Poetry by Steve Benson

by: Steve Benson

In this poem by Steve Benson, the personal questions the political, the quotidian slides in and out of the cosmic, the self finds solace in the other, if only for a moment of shared reflection on the overwhelming, all-encompassing nature of the spectacle of postmodern life. And yet “…we’re always seeking the latest// materialization of possibility” as though seeking is what makes us whole.

Benson3

Nothing but

This, only this, could be
the hole in the wall at the end
of an impossibly hard journey
but this is all in someone’s fantasy
because it hasn’t been all that hard
to get here and at times a pleasure
just to make the way clear
slashing down brush greeting
the natives or are they also
wayfarers here? I can’t tell
Their enthusiasm and willingness
to speak, to see me, are astonishing
and I hope one day to return
Meanwhile I leave, one foot
accepting the weight another
springs off from, light still
unsteady in atmosphere
Still you are with me, shaking
in the uncertain glow of dawn
You shake me down for change
of heart. You make me forget
about you and then remember
you another way as though I

had always felt restless or happy
mystified wistful or cross. This
mood is the only one I know
But you may know one I don’t
someone or something constantly
turning into the other on us
So you look into this end
until the scene collapses
or congeals into a bevy of dots
similarities and differences
undermining order by presencing
nothing in particular accented
or undone lines elided remnants
lost down drains, thunder storms
iridescent. Fumes glowing
People are roasting on the fires
Time stops. Later as it begins
again and again I drop a dime
in the red collection box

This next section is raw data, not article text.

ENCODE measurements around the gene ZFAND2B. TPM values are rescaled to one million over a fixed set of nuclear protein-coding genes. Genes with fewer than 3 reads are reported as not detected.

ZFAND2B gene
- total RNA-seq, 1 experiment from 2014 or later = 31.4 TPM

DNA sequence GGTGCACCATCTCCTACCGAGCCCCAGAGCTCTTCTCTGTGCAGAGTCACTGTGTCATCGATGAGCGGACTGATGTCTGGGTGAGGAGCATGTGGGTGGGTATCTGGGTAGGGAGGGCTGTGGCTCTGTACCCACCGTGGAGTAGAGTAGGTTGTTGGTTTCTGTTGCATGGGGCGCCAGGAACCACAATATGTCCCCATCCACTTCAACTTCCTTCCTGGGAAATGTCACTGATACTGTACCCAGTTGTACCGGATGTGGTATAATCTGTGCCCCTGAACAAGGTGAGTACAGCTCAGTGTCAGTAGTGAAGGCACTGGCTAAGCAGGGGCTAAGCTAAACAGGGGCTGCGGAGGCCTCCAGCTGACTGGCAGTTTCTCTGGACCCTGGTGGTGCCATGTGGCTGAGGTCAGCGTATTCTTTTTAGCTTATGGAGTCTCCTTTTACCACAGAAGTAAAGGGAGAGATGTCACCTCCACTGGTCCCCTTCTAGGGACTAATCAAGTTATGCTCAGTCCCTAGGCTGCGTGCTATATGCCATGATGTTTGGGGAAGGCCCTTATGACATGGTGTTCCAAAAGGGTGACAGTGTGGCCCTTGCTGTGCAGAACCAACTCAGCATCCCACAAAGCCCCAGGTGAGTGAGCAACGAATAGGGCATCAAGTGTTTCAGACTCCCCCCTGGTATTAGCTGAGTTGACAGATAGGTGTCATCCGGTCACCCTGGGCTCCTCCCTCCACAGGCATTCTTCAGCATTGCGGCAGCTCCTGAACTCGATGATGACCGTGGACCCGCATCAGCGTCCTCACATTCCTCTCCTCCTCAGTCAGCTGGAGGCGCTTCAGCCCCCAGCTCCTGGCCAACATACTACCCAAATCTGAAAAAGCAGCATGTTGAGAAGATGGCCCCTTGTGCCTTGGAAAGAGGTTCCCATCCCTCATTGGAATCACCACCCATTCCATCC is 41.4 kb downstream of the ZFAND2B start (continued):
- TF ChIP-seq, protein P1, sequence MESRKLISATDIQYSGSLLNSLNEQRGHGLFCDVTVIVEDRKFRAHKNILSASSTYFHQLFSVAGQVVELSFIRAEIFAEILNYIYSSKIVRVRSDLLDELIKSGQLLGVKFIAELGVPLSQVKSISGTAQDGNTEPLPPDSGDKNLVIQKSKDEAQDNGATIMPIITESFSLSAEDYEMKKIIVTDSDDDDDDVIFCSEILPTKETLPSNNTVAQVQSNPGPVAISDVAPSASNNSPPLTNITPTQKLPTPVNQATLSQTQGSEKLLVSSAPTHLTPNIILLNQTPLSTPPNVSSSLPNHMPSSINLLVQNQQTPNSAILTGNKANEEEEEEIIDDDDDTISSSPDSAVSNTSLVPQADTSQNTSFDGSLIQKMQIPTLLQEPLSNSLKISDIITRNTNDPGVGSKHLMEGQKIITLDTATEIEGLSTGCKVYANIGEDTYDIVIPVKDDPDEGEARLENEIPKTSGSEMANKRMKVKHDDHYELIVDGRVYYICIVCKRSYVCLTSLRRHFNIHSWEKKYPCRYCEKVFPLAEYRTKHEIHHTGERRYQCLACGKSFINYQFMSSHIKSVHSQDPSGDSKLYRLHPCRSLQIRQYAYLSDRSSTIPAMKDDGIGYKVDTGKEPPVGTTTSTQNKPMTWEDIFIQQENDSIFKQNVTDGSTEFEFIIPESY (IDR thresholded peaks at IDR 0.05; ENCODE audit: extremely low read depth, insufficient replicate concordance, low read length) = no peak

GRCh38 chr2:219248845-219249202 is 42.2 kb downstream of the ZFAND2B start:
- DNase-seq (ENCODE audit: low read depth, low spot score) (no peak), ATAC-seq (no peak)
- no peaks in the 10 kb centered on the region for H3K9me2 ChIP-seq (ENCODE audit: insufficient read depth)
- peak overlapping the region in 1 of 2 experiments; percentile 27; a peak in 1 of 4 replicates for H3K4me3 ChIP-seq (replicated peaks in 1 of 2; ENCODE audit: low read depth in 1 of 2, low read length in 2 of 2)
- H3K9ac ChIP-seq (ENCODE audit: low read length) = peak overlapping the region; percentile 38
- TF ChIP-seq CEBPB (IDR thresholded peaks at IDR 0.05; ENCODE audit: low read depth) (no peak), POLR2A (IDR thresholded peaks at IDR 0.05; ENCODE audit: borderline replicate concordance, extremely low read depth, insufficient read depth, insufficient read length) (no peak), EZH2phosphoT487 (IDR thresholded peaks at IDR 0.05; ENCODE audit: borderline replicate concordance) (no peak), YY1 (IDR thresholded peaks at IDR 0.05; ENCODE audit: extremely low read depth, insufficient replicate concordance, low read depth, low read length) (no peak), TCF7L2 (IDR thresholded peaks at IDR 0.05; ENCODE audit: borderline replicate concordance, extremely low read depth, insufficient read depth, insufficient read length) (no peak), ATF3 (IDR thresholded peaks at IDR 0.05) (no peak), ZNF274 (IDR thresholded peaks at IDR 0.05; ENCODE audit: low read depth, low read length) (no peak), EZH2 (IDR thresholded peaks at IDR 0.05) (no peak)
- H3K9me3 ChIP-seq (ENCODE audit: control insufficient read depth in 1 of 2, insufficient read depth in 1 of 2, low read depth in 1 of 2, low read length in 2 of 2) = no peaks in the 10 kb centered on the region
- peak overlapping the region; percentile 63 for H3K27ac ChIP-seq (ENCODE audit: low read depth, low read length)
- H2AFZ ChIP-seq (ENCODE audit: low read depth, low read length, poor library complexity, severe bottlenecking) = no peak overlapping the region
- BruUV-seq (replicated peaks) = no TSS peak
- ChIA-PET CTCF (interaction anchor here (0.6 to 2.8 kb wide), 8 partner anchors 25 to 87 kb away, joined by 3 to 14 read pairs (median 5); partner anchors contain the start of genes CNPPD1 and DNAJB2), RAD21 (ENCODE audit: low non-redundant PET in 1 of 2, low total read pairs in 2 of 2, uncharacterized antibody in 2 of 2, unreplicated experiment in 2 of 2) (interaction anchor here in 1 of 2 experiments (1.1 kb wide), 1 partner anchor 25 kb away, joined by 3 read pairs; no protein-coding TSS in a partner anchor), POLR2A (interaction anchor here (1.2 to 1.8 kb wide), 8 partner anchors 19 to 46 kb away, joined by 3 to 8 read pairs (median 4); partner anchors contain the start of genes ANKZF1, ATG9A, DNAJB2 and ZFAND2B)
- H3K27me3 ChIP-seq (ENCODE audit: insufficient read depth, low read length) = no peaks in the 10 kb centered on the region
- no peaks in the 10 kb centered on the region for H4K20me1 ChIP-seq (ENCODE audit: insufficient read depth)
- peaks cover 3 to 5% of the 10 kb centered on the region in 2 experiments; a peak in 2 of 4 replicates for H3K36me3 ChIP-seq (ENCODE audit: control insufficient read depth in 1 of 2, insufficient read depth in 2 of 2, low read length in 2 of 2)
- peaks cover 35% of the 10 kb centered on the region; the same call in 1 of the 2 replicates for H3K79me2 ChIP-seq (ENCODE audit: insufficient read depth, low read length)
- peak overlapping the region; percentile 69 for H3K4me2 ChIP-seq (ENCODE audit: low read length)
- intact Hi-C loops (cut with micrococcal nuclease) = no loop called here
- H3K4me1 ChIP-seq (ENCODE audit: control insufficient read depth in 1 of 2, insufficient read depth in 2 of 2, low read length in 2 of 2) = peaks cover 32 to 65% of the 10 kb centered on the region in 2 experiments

It is nice to pay in cash
Do you have my blue polo
and where have you been
all my life? This time

disintegrates as you touch it
It evaporates when reasonably organized
I want to stay aware of what you do
I can imagine reading it in books
I can imagine running over myself
in a roller coaster having fallen
onto the tracks while also holding on
to the bar that holds you in the car
The machine is running out of steam
and besides it only fixes parts
of obsolete equipment for jobs
that can no longer be filled because
money is being outsourced
to offshore virtual banking instruments
we live in on under wind
and waves we are one with
we own what we live on
we live on air and water
of course we live on earth too
and we wouldn’t be human without
fire and so what else is new?
Yes we’re always seeking the latest

materialization of possibility. Is that you?
You come in through the bathroom mirror
without shaving, cut nevertheless
cloth hanging off shoulders and hips
closed lips, hooded eyes, then
a sigh hits the floor ahead of you
your body rests, relaxes, and
rigidifies. What does someone do
today to something that’s outlasted
dream constraints? I want to read
everything, I want to reread every-
thing I’ve ever read in light of
all the other things I’ve ever read
seen imagined or run from
in terror and disgust. On fire
the bloodstream thickens before
it’s burnt off leaving a dry stain
straining comprehension and the eyes
have what passes for a fit before
it’s over and all returns to the new
normal. A haze that’s forever waning
as one looks off in dismay

at what had been there in one’s imagination
A scene ripe with promise. A crowd
contextualized into order. A wealth of instances
it seemed impossible to betray. Every moment
opportunity knocks up against circumstances
beyond anyone’s control. Why not take
time, why not take advantage, why not?

 

Steve Benson has lived in downeast Maine since 1996. He shares links to his creative work online through http://www.stevebensonasis.com/ while a current project of daily poetry texts appears at https://www.tumblr.com/blog/stevebensonasis. In the spring of 2015 he improvised nearly daily posts as Page One, which remains archived at Annex Press’s website. He co-authored The Grand Piano series of autobiographical essays (Mode A, 2006-10), and What are these signals from?, a chapbook of recent work, appeared this year online at Essay Press’s website.

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